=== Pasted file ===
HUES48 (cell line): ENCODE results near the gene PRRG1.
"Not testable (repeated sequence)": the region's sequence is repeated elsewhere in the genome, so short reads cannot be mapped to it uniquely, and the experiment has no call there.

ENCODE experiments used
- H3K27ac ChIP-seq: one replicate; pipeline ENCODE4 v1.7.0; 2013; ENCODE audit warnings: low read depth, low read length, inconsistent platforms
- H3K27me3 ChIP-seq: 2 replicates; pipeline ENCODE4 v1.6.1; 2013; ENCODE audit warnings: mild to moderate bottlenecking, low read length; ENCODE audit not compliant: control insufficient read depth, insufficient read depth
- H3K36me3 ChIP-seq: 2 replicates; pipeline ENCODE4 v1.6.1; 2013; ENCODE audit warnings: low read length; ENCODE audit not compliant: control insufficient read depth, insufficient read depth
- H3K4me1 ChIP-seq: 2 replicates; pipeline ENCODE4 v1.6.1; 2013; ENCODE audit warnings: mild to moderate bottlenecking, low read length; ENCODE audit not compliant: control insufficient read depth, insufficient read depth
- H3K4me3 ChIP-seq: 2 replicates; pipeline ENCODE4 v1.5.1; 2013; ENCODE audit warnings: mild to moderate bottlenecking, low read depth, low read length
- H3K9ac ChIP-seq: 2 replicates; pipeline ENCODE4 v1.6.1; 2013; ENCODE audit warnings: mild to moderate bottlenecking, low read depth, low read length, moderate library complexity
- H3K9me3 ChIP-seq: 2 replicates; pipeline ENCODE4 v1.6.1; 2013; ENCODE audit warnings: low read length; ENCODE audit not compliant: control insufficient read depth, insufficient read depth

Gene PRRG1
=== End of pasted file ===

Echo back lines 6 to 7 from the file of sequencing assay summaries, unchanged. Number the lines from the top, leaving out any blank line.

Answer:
- H3K36me3 ChIP-seq: 2 replicates; pipeline ENCODE4 v1.6.1; 2013; ENCODE audit warnings: low read length; ENCODE audit not compliant: control insufficient read depth, insufficient read depth
- H3K4me1 ChIP-seq: 2 replicates; pipeline ENCODE4 v1.6.1; 2013; ENCODE audit warnings: mild to moderate bottlenecking, low read length; ENCODE audit not compliant: control insufficient read depth, insufficient read depth